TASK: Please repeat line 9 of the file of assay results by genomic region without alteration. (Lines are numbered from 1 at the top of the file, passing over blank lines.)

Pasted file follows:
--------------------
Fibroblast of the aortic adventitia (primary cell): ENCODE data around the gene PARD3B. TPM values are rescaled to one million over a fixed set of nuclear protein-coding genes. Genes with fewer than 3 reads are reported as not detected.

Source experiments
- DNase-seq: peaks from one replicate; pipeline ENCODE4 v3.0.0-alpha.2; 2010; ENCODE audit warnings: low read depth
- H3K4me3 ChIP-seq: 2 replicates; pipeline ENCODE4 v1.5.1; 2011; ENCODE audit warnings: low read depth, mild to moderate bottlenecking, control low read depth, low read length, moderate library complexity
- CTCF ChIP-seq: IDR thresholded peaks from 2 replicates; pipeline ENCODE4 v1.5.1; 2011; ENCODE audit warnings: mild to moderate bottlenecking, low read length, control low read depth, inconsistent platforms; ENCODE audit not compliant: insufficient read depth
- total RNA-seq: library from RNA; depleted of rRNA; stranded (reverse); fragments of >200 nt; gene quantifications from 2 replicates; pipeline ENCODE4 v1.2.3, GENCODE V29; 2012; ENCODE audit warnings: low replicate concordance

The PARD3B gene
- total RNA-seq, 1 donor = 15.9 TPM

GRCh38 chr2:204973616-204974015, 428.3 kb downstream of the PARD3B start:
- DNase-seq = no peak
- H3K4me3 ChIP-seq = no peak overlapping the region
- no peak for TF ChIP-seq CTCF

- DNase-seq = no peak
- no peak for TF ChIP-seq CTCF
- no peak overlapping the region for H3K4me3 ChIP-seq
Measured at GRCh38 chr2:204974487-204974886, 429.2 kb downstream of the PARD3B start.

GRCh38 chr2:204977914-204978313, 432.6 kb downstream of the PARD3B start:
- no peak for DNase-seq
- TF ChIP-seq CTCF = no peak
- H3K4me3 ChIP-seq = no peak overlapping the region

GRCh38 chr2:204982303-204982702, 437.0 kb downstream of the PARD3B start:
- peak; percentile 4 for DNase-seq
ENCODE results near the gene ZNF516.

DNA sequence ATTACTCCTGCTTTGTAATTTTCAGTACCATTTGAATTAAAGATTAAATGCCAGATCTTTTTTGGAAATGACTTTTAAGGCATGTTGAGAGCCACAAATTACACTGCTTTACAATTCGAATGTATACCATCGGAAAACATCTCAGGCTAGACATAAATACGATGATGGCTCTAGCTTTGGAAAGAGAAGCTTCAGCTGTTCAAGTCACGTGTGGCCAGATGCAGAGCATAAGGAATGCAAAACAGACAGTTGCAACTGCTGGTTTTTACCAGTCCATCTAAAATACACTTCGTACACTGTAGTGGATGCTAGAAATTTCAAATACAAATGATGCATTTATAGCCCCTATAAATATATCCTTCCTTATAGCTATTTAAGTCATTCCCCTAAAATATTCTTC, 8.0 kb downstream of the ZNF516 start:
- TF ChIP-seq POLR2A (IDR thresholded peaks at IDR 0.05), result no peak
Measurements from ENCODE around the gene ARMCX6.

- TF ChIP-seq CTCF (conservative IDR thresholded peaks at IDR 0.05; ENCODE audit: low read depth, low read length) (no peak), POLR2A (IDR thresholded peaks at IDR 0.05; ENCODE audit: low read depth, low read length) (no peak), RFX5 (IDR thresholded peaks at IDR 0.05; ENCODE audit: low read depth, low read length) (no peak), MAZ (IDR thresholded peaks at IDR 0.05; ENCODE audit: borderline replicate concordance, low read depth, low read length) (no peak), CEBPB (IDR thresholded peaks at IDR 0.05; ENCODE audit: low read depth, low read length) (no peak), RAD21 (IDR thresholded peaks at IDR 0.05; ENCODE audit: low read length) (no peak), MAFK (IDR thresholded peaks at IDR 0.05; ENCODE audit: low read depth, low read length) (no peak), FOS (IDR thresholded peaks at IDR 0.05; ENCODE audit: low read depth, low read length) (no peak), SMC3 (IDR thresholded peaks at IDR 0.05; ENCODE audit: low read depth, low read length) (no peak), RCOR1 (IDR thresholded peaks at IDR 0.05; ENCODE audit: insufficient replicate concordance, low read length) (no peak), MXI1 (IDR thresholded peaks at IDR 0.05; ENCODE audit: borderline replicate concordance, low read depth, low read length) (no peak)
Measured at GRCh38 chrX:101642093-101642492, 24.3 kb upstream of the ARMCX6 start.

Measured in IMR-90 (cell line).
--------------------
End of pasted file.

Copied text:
GRCh38 chr2:204973616-204974015, 428.3 kb downstream of the PARD3B start: